42 Rock Tuff, P.I.: Playing at Crime

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Nevertheless I was about to call them to tell them that the next attack would take place on Tyre Street when the phone rang. “He struck again!”

“On Tyre Street,” I said.

“Yeah. How did you know?”

“It’s complicated. I’ll explain later. What does the message in this envelope say?”

“‘The Merchant.'”

“I’ll call you back in a little while. Bye.”

From my desk drawer, we resurrected a map of Blandsville and sure enough there was a street named Venice. I telephoned Trade and Son and told them where the vandal would strike next, but when I tried to tell them how I knew, it was like explaining Einstein’s theories to someone who has to take off his shoes to count beyond ten.

“Besides, we haven’t the manpower to cover a whole street.”

“You don’t have to. Your culprit attacks only businesses, never residences.”

The next day, Trade called me and admitted sheepishly that the vandal had struck again, this time a jewellery store on Venice Street. He was less skeptical when I told him that the next target would be on Verona – the note had said “Two Gentlemen” – in two or three nights.

I joined the stakeout, mostly from curiosity. Around one a.m. I was dozing in my car, wishing I had a cup of Hank’s coffee, when a darkly clad figure stealthily approached a bank, carrying a paint can. As he opened the night depository, police car motors started, light and sirens came on, and red flashers flashed. I got out of my car as the man ran away from the police, towards me. As he neared me, I dodged to my right, he cut to his left, and we ended up on the sidewalk with me somehow on top. He began to malign me, my parentage, and my sexuality. I tried to hold him down, but he was like a hundred-and-eighty pound fish.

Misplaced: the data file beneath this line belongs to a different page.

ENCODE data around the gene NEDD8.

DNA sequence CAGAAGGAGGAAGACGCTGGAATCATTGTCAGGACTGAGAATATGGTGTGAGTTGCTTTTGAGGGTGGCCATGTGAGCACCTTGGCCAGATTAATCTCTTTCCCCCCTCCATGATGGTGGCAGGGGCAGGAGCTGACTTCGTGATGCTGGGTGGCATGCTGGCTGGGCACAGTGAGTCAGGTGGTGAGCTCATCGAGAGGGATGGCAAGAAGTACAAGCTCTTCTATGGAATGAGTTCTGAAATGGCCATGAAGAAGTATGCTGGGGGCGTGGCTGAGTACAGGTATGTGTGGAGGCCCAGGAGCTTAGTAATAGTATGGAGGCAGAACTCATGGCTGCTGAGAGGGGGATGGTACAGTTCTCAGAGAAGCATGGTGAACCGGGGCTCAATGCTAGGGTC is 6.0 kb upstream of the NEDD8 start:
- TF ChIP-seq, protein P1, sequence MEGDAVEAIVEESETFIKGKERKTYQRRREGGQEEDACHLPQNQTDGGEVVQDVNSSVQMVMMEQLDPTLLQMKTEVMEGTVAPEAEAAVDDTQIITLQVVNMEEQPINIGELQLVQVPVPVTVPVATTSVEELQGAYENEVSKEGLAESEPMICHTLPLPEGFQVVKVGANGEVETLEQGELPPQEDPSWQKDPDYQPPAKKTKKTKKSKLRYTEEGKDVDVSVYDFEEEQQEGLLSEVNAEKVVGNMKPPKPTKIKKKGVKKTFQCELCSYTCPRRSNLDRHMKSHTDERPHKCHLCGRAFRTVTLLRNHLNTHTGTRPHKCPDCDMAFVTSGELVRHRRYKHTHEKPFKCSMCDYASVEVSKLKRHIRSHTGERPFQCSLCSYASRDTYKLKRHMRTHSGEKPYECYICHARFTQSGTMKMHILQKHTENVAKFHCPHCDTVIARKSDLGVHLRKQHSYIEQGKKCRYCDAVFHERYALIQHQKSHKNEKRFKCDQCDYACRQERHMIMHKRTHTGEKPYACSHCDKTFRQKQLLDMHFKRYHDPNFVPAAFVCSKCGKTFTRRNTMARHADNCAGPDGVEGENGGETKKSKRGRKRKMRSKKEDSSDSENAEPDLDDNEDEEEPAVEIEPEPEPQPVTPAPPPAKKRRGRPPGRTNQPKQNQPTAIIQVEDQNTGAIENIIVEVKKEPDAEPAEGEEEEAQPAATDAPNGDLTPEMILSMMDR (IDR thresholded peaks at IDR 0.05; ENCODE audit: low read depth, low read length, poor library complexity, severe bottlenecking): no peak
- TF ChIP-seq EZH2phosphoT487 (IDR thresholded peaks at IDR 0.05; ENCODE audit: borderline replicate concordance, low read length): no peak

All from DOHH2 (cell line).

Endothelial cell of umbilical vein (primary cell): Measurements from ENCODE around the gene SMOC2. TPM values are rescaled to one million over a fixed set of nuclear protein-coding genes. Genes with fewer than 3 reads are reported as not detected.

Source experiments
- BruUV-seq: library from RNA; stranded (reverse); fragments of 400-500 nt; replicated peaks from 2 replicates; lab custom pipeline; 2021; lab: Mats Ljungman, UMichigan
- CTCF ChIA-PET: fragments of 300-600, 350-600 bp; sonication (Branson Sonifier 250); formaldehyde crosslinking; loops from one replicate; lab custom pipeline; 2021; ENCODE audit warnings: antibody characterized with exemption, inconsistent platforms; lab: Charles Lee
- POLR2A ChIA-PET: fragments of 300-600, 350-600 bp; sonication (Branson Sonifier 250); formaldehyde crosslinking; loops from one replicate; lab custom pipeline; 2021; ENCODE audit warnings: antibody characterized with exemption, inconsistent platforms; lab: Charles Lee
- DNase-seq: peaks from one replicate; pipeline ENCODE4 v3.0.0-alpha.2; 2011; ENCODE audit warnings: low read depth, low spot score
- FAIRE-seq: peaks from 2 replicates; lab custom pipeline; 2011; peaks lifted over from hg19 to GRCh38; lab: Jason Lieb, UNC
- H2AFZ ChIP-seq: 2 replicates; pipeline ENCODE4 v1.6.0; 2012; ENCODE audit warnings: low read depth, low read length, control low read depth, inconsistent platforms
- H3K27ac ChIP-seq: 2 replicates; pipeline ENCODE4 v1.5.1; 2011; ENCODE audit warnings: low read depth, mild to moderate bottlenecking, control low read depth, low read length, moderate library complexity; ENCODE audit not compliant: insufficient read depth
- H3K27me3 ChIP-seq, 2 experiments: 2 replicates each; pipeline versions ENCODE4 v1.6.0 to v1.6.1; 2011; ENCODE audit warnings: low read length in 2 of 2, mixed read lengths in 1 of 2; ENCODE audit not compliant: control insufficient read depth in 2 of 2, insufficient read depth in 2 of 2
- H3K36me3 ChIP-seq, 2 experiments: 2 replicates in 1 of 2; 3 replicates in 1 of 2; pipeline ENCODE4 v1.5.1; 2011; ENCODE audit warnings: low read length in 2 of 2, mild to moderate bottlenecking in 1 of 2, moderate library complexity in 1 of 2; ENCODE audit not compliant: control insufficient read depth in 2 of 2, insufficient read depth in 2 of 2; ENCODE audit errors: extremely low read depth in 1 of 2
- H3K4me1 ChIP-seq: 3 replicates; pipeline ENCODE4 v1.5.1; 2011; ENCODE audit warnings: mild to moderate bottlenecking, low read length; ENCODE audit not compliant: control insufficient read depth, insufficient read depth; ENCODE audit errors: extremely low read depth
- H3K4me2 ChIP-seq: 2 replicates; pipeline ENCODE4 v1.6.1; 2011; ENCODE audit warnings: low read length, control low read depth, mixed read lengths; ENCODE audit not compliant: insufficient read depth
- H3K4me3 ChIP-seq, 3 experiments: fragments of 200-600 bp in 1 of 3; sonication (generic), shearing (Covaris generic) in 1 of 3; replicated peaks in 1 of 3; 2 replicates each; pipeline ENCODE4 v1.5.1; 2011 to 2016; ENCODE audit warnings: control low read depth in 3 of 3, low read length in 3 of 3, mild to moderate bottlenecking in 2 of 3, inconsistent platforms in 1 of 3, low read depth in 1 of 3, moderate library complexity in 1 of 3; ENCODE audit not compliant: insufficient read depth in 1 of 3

“Why?” I asked him.

“I had a couple of unpaid parking tickets and those two dumb detectives came to my house in a police car to collect. My wife and I were embarrassed in front of our neighbours, so I wanted to get even by humiliating them.”

“Where did you learn so much about Shakespeare?”

“At Blandsville High School. Maybe if I’d had you for English, I’d have known less.” Was I somehow to blame for his crimes? But I did feel a little sympathy for him as the police took him away.
The next morning, as Hank and I were imbibing our morning fix of caffeine, I told him what had happened and thanked him for his help. Trade and Son never thanked either of us.

“But it was lucky that he was caught when he was.”

“To prevent more destruction of property?” asked Hank.

“No. Because he was running out of Shakespearean plays with place names in the titles.”

 

Envelope and note with The Merchant written on it

author
Gary E. Miller spent 29 years trying to teach English at several high schools in Ontario. In 1995, he made his greatest contribution to education by retiring. He now spends his time in rural Richmond, reading voraciously and eclectically, and occasionally writing stories and poems which do nothing to elevate the level of Canadian literature.
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